[00:03:27] And I was looking for how, what is the best way to to do it. And then I joined a company that is actually a visual factories, which is a company which is very active or has been active for the last seven years in in manufacturing, trying to bring industry 4.0 into manufacturing.
[00:03:44]Trond Arne Undheim, host: [00:03:44] Let's speak about that for a second. What does visual factories do? So I, from what I've understood, it's definitely cloud-based monitoring of machines. It's a cool name, visual factories. So it's essentially it's more than just monitoring then it has to do with [00:04:00] visualizing in some way the way that Manufacturing factories operate also.
[00:04:05]Lior Zadicareo: [00:04:05] I think that it's visualizing in a very in a very concrete sense. And when I say, visualizing I'm talking about making, what is the process and what is happening with machines? Very transparent and very measurable. So what visual factories does is. When you look at the machine, when you just look at visually you're, you may not really understand what's going on there.
[00:04:30] Okay. So what we try to do is really understand the essence of what is happening with the machine. So visualize it, incentives, associating metrics with the machine. So how fast the machine is going, is it working or not working? Is it working at the pace that you expect it to? And obviously this is like the base level.
[00:04:50] You can take it from there to how effective you are measuring OEE and things like that. So it goes back into the base of understanding what a machine is doing, [00:05:00] capturing the essence of what is happening with it, with a machine, and then turning that into the right information that can actually make us, enable us to make good management decisions.
[00:05:10] Trond Arne Undheim, host: [00:05:10] You said you joined this company a little bit into it. I know it was founded in 2014 and you got a bunch of clients already. Would you do, can you tell me a little bit about the origin of the company or at least when you joined and what's been that sort of the change since you,
[00:05:26] Lior Zadicareo: [00:05:26] actually the founders of the company have come from manifests so unlike myself was, my, my background is mainly software. The founders of the company came from manufacturing background. So those are the people that were working with manufacturers for, a couple of decades and realized that to do process improvement and to take process improvement within manufacturing, to the next level, you need to go through digital transformation.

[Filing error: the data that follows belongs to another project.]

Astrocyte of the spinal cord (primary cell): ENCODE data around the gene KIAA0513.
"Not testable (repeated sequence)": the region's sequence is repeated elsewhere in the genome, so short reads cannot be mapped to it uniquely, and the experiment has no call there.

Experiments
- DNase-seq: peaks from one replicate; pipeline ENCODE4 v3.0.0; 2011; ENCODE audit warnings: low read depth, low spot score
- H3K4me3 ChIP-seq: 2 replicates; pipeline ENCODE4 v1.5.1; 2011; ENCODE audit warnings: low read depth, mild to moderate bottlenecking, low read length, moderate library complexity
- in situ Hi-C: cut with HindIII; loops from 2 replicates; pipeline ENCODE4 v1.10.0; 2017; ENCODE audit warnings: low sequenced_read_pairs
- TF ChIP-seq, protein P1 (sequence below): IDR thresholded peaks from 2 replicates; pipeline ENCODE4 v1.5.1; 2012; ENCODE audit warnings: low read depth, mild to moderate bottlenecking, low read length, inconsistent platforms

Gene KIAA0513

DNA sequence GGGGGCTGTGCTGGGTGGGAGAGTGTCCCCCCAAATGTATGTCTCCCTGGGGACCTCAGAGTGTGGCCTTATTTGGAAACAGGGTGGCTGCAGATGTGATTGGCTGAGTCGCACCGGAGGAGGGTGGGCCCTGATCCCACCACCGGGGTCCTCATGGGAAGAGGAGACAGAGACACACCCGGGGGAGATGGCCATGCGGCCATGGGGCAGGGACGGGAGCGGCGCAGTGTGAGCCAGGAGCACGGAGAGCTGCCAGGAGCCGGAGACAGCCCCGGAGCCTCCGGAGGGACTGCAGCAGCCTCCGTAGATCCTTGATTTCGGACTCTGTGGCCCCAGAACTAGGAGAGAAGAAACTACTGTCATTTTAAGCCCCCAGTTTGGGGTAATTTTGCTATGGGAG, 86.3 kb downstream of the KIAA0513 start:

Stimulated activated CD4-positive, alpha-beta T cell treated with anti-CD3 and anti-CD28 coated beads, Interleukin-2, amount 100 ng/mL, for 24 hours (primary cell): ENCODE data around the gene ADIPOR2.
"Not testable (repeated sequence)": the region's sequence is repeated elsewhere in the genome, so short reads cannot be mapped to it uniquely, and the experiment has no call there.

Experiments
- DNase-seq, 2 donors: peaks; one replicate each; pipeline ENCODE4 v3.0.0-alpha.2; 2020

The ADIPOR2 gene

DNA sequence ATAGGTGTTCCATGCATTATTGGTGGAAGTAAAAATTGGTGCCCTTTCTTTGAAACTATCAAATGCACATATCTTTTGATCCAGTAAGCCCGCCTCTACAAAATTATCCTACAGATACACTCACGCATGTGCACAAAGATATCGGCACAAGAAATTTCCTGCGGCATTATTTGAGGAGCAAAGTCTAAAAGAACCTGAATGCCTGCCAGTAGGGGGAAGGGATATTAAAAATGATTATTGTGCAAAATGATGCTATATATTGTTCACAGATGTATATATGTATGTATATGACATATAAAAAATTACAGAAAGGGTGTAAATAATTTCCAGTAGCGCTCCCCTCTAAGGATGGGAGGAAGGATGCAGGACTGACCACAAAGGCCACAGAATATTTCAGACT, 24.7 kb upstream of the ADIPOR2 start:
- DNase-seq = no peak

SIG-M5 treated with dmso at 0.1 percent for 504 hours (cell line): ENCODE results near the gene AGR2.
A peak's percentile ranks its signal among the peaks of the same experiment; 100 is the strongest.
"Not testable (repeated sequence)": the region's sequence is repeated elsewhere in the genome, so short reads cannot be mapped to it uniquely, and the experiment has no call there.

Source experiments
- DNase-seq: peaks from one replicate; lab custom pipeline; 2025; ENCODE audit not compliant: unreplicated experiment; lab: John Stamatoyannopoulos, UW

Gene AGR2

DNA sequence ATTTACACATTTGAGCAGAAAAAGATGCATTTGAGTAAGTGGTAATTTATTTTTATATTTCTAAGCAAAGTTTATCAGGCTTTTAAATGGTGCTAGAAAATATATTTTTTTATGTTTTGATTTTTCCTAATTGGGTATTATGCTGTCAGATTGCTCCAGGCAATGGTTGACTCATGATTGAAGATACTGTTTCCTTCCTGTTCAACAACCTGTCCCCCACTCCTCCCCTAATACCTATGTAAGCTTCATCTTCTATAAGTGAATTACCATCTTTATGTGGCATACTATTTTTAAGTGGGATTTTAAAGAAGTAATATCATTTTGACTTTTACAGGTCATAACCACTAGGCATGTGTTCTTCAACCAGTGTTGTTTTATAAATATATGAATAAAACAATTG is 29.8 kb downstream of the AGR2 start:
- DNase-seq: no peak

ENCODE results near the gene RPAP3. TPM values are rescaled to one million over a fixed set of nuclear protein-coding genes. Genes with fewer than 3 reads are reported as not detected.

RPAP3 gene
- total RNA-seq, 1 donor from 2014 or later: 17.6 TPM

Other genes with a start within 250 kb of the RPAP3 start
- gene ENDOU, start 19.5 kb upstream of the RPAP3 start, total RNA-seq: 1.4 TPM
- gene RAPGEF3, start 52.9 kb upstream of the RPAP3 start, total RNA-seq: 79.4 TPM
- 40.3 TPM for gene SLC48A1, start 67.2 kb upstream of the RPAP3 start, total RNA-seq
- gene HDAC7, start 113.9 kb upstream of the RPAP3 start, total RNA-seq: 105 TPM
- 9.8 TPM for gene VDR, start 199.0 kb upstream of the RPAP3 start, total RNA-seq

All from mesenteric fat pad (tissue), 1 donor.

[00:05:54] You need to take the machines into a different level, capture the right information, try to look at [00:06:00] what kind of of data you can look in front of, you can look at and then try to see what operations you can do differently and how can you optimize those those processes.
[00:06:10] So it, it came from manufacturing understanding that the manufacturing processes, or it can be very complex at a machine level, but also on an inter machine level, and then trying to build tools that will enable manufacturers to optimize that process.
[00:06:27]Trond Arne Undheim, host: [00:06:27] I noticed on your website, when you side clients, you actually site engine manufacturers.
[00:06:33] So I sold rolls Royce and Pratt and Whitney. So you're actually partnering directly with the people that make these machines, as opposed to just with the companies that have the machines on the factory floor.
[00:06:45]Lior Zadicareo: [00:06:45] We do both. We're looking at the manufacturers from a manufacturing point of view.
[00:06:50] So when you do, what do you manufacturer for manufacturers? You also do going through a manufacturing process. We're looking at Pratt and Whitney and rolls Royce [00:07:00] as manufacturers, trying to optimize their processes to make sure that they are working at the right speed at the right pace, trying to make sure that they have the right OEE and trying to strive to make sure that the machines are working, as much as possible and, or as in an optimal way.
[00:07:16] Trond Arne Undheim, host: [00:07:16] This is a pretty global business. But Israel is not an enormous market. What are you thinking as visual factories about that? And what is your kind of current client balance between, Israel and the worldwide market
[00:07:28]Lior Zadicareo: [00:07:28] we started with with a local market, but we're, we have more non Israeli companies at this point than Israeli companies. So we're far beyond the threshold of being an Israeli company, we're a global company most of our customers are actually international. Spread mostly through Europe and north America.
[00:07:49] Trond Arne Undheim, host: [00:07:49] Yeah. It, it is interesting with this Israeli startup nation because, You're forced to go international.